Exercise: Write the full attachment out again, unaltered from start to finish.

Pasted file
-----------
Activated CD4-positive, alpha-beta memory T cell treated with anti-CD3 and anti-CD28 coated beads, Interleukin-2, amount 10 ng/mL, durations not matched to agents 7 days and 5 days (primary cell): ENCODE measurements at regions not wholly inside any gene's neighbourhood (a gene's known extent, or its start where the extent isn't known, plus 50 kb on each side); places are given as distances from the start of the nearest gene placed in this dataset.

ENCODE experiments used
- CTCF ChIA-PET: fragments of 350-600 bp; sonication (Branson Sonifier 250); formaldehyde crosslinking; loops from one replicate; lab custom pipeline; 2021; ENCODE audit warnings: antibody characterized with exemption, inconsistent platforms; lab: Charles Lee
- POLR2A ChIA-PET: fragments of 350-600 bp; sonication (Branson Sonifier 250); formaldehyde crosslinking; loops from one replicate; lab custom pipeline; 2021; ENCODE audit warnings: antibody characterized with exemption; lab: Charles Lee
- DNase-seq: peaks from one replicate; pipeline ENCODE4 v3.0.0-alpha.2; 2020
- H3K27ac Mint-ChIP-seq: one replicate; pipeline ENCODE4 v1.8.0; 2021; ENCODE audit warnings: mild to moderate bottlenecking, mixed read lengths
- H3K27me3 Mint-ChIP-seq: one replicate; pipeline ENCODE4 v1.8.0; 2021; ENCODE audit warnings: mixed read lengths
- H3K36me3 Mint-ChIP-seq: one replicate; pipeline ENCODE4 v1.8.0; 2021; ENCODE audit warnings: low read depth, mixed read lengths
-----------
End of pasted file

Activated CD4-positive, alpha-beta memory T cell treated with anti-CD3 and anti-CD28 coated beads, Interleukin-2, amount 10 ng/mL, durations not matched to agents 7 days and 5 days (primary cell): ENCODE measurements at regions not wholly inside any gene's neighbourhood (a gene's known extent, or its start where the extent isn't known, plus 50 kb on each side); places are given as distances from the start of the nearest gene placed in this dataset.

ENCODE experiments used
- CTCF ChIA-PET: fragments of 350-600 bp; sonication (Branson Sonifier 250); formaldehyde crosslinking; loops from one replicate; lab custom pipeline; 2021; ENCODE audit warnings: antibody characterized with exemption, inconsistent platforms; lab: Charles Lee
- POLR2A ChIA-PET: fragments of 350-600 bp; sonication (Branson Sonifier 250); formaldehyde crosslinking; loops from one replicate; lab custom pipeline; 2021; ENCODE audit warnings: antibody characterized with exemption; lab: Charles Lee
- DNase-seq: peaks from one replicate; pipeline ENCODE4 v3.0.0-alpha.2; 2020
- H3K27ac Mint-ChIP-seq: one replicate; pipeline ENCODE4 v1.8.0; 2021; ENCODE audit warnings: mild to moderate bottlenecking, mixed read lengths
- H3K27me3 Mint-ChIP-seq: one replicate; pipeline ENCODE4 v1.8.0; 2021; ENCODE audit warnings: mixed read lengths
- H3K36me3 Mint-ChIP-seq: one replicate; pipeline ENCODE4 v1.8.0; 2021; ENCODE audit warnings: low read depth, mixed read lengths